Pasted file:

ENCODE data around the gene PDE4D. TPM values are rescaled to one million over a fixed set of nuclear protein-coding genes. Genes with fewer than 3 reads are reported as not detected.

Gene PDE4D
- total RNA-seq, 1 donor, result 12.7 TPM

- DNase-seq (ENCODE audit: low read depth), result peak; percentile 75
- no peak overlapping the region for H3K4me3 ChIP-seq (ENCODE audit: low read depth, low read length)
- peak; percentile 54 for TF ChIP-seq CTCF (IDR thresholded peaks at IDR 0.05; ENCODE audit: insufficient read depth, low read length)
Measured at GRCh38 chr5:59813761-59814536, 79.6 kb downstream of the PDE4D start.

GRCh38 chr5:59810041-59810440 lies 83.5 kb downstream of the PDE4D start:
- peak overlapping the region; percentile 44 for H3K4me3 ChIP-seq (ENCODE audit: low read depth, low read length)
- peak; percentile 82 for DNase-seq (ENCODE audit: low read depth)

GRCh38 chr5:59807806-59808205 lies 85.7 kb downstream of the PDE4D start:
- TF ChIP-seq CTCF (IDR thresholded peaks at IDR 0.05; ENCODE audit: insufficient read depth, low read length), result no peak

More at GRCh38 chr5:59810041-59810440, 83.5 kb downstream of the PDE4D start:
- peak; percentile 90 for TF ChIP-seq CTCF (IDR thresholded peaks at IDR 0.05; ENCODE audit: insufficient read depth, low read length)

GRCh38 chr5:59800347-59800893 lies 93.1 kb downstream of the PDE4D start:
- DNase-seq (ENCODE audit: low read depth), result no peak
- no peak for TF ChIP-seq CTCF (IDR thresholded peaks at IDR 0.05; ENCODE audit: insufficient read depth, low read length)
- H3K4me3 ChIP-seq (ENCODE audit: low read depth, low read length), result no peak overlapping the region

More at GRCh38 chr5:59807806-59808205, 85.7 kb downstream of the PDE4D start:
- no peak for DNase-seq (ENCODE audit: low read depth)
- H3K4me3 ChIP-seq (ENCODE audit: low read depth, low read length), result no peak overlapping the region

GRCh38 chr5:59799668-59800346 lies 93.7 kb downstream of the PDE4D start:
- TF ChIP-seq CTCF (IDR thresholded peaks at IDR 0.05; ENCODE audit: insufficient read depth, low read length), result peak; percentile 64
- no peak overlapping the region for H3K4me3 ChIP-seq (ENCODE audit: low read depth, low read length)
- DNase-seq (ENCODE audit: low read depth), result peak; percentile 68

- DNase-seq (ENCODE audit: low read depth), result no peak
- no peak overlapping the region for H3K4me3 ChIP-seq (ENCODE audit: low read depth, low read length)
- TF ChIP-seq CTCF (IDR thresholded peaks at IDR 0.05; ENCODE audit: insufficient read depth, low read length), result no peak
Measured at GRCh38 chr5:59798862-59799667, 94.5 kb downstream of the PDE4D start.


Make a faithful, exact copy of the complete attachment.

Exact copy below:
ENCODE data around the gene PDE4D. TPM values are rescaled to one million over a fixed set of nuclear protein-coding genes. Genes with fewer than 3 reads are reported as not detected.

Gene PDE4D
- total RNA-seq, 1 donor, result 12.7 TPM

- DNase-seq (ENCODE audit: low read depth), result peak; percentile 75
- no peak overlapping the region for H3K4me3 ChIP-seq (ENCODE audit: low read depth, low read length)
- peak; percentile 54 for TF ChIP-seq CTCF (IDR thresholded peaks at IDR 0.05; ENCODE audit: insufficient read depth, low read length)
Measured at GRCh38 chr5:59813761-59814536, 79.6 kb downstream of the PDE4D start.

GRCh38 chr5:59810041-59810440 lies 83.5 kb downstream of the PDE4D start:
- peak overlapping the region; percentile 44 for H3K4me3 ChIP-seq (ENCODE audit: low read depth, low read length)
- peak; percentile 82 for DNase-seq (ENCODE audit: low read depth)

GRCh38 chr5:59807806-59808205 lies 85.7 kb downstream of the PDE4D start:
- TF ChIP-seq CTCF (IDR thresholded peaks at IDR 0.05; ENCODE audit: insufficient read depth, low read length), result no peak

More at GRCh38 chr5:59810041-59810440, 83.5 kb downstream of the PDE4D start:
- peak; percentile 90 for TF ChIP-seq CTCF (IDR thresholded peaks at IDR 0.05; ENCODE audit: insufficient read depth, low read length)

GRCh38 chr5:59800347-59800893 lies 93.1 kb downstream of the PDE4D start:
- DNase-seq (ENCODE audit: low read depth), result no peak
- no peak for TF ChIP-seq CTCF (IDR thresholded peaks at IDR 0.05; ENCODE audit: insufficient read depth, low read length)
- H3K4me3 ChIP-seq (ENCODE audit: low read depth, low read length), result no peak overlapping the region

More at GRCh38 chr5:59807806-59808205, 85.7 kb downstream of the PDE4D start:
- no peak for DNase-seq (ENCODE audit: low read depth)
- H3K4me3 ChIP-seq (ENCODE audit: low read depth, low read length), result no peak overlapping the region

GRCh38 chr5:59799668-59800346 lies 93.7 kb downstream of the PDE4D start:
- TF ChIP-seq CTCF (IDR thresholded peaks at IDR 0.05; ENCODE audit: insufficient read depth, low read length), result peak; percentile 64
- no peak overlapping the region for H3K4me3 ChIP-seq (ENCODE audit: low read depth, low read length)
- DNase-seq (ENCODE audit: low read depth), result peak; percentile 68

- DNase-seq (ENCODE audit: low read depth), result no peak
- no peak overlapping the region for H3K4me3 ChIP-seq (ENCODE audit: low read depth, low read length)
- TF ChIP-seq CTCF (IDR thresholded peaks at IDR 0.05; ENCODE audit: insufficient read depth, low read length), result no peak
Measured at GRCh38 chr5:59798862-59799667, 94.5 kb downstream of the PDE4D start.